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Colorado Livin'

A behind-the-scenes glimpse at how Olathe Corn is harvested

Olathe Corn

A delicious, delicate morning light had just started to illuminate a cornfield as vans pulled up alongside it. Dozens of seasonal workers got out in sun hats and baseball caps, cell phones and water bottles in their back pockets. 

Later that same day, a beloved summer staple would return to grocery store shelves: Olathe sweet corn, named for the nearby Western Slope town that’s been synonymous with the crop for decades. But first the corn needed to be harvested — by hand. A line of men marched into the muddy field and each swiftly pulled the corn off their stalks and tossed them into metal troughs that spread out like wings from either side of a flatbed trailer.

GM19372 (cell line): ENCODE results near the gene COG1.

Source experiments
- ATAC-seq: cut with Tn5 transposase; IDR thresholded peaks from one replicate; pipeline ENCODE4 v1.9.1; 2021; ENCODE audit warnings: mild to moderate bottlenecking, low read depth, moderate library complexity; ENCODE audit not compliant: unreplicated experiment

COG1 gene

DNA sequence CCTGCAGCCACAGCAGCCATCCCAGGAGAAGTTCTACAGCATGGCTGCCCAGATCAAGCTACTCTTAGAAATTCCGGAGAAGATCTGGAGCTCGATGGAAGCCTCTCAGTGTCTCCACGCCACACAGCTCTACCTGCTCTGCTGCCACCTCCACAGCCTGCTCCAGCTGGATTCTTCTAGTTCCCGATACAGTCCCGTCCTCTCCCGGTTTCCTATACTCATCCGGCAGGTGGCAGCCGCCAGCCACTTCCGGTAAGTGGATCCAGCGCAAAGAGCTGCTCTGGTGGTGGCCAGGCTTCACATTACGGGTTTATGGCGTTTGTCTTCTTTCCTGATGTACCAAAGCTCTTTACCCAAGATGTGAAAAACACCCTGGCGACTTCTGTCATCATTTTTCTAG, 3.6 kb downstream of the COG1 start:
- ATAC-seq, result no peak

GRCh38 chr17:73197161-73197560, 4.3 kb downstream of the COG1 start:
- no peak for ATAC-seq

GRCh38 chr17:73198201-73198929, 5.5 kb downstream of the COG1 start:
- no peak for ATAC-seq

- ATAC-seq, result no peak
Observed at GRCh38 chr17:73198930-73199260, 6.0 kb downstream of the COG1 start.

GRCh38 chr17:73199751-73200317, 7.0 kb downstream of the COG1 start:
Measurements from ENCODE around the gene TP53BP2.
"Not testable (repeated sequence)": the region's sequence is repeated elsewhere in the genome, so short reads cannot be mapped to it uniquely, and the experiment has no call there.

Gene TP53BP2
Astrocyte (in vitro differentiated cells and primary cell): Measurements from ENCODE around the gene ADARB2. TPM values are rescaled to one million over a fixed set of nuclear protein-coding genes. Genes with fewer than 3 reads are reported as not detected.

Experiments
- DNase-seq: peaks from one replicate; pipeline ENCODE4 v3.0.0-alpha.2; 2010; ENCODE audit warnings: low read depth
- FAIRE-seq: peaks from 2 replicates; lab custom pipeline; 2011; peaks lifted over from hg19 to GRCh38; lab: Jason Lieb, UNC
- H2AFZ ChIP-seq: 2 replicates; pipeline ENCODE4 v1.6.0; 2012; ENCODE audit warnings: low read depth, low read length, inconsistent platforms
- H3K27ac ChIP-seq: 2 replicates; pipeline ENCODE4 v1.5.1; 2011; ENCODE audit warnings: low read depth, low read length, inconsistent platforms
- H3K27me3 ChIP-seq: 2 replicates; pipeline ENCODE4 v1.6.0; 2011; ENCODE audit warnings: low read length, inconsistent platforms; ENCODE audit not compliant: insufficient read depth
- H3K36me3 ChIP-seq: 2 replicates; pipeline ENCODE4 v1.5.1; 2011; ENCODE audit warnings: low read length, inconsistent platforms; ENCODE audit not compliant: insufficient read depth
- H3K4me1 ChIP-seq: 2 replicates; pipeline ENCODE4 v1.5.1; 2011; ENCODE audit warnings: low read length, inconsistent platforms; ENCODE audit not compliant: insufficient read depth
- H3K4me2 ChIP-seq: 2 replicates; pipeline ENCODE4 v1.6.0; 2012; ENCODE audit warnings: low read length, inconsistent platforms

Above the troughs, others sorted the corn into plastic baskets and pushed them down a conveyor belt, where more people stacked them up. 

Pick … throw … sort … stack. The process was mesmerizing and relentless.

There are various sweet corn producers, but this is the one that sparked the whole Olathe sweet corn mystique: the Tuxedo Corn Company.

“We’re the first, the original, the biggest, and I’d like to think, the best,” said David Harold, watching the harvest intently. 


Sina Sieg, CPR

Mile High Mamas
Author: Mile High Mamas

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